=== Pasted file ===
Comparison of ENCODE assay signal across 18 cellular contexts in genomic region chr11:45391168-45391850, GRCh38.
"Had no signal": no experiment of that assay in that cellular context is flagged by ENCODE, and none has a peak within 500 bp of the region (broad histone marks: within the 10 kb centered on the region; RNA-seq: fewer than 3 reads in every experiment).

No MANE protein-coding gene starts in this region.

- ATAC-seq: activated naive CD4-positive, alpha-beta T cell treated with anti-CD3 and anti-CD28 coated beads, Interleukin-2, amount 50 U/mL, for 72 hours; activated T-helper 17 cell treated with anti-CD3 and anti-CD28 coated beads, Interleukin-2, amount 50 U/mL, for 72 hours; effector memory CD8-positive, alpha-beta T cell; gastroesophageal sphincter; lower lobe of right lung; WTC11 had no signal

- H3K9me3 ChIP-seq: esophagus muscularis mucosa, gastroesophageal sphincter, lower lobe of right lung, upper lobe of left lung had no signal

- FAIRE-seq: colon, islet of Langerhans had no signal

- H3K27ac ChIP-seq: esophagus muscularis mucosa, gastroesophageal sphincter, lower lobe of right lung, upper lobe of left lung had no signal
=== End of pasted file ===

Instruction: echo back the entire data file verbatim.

Comparison of ENCODE assay signal across 18 cellular contexts in genomic region chr11:45391168-45391850, GRCh38.
"Had no signal": no experiment of that assay in that cellular context is flagged by ENCODE, and none has a peak within 500 bp of the region (broad histone marks: within the 10 kb centered on the region; RNA-seq: fewer than 3 reads in every experiment).

No MANE protein-coding gene starts in this region.

- ATAC-seq: activated naive CD4-positive, alpha-beta T cell treated with anti-CD3 and anti-CD28 coated beads, Interleukin-2, amount 50 U/mL, for 72 hours; activated T-helper 17 cell treated with anti-CD3 and anti-CD28 coated beads, Interleukin-2, amount 50 U/mL, for 72 hours; effector memory CD8-positive, alpha-beta T cell; gastroesophageal sphincter; lower lobe of right lung; WTC11 had no signal

- H3K9me3 ChIP-seq: esophagus muscularis mucosa, gastroesophageal sphincter, lower lobe of right lung, upper lobe of left lung had no signal

- FAIRE-seq: colon, islet of Langerhans had no signal

- H3K27ac ChIP-seq: esophagus muscularis mucosa, gastroesophageal sphincter, lower lobe of right lung, upper lobe of left lung had no signal